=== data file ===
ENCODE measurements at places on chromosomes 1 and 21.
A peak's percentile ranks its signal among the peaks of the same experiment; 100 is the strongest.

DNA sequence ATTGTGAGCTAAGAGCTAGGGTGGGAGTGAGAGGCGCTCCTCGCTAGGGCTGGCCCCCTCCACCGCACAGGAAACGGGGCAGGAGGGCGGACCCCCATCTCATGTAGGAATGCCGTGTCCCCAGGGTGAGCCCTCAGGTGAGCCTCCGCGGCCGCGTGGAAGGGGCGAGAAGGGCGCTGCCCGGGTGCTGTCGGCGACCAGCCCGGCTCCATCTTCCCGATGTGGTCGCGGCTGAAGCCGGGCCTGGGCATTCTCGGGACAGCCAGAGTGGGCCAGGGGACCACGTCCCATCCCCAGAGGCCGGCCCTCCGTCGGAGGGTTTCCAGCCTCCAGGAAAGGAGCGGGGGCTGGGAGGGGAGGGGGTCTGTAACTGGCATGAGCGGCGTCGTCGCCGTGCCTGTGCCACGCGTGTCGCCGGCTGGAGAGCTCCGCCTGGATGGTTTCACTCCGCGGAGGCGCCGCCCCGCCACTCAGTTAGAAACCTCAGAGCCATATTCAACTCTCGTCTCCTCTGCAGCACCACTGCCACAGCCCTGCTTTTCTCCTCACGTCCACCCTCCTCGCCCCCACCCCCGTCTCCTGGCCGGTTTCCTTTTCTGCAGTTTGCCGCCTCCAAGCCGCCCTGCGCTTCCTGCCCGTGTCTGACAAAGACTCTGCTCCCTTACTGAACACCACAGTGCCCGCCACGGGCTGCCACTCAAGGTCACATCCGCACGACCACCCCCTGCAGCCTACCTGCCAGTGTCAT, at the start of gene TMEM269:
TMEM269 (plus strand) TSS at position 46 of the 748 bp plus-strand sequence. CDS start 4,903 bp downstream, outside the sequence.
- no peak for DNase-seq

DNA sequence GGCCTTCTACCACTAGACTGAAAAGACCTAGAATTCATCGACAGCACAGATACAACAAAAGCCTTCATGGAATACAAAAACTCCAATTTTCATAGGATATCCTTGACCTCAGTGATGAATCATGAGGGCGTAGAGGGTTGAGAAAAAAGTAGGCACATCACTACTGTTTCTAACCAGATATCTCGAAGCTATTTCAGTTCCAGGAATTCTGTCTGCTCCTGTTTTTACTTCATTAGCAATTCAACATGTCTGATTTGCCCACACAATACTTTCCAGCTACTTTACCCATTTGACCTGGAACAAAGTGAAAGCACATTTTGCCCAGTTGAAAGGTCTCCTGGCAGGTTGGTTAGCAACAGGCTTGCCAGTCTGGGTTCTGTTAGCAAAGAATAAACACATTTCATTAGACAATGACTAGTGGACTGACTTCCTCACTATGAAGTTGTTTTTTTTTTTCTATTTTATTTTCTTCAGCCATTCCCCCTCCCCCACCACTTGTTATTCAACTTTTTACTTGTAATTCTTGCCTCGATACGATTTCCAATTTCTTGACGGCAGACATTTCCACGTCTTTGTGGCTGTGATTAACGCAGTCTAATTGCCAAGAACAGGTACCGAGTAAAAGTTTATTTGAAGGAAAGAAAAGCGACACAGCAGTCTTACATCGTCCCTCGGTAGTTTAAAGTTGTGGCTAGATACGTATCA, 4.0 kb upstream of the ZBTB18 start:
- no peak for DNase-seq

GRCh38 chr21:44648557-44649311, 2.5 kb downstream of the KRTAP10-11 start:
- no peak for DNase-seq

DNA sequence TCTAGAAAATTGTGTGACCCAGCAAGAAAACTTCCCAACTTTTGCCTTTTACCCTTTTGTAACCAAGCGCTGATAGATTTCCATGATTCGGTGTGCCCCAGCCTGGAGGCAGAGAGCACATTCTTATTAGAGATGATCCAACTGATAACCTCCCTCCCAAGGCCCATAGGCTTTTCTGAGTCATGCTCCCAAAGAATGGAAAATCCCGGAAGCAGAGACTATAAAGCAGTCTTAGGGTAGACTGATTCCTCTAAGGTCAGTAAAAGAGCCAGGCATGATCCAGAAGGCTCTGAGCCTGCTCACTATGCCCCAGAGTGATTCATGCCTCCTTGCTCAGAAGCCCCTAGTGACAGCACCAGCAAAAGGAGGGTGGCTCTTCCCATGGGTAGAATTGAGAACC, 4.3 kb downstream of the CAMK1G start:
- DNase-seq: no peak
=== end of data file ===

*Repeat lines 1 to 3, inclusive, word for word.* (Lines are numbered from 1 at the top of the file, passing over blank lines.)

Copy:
ENCODE measurements at places on chromosomes 1 and 21.
A peak's percentile ranks its signal among the peaks of the same experiment; 100 is the strongest.

DNA sequence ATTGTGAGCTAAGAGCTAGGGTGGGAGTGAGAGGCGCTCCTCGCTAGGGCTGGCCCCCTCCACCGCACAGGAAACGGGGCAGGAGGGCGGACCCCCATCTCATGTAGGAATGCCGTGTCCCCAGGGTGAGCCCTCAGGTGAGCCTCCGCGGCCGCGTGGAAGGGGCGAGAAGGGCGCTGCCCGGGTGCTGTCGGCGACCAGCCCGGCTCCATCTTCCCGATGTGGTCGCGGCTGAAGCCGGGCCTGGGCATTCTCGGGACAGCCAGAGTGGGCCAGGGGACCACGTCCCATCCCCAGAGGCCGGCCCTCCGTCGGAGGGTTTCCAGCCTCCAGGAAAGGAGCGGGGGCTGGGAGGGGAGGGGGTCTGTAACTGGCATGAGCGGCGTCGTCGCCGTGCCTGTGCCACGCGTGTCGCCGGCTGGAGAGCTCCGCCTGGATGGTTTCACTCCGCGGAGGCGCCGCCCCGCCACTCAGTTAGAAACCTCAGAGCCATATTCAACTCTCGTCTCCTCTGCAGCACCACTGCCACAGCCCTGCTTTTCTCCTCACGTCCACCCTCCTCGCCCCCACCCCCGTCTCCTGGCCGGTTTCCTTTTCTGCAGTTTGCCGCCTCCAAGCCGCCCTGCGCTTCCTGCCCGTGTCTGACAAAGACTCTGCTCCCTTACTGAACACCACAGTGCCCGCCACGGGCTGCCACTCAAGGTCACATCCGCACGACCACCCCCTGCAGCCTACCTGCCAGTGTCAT, at the start of gene TMEM269: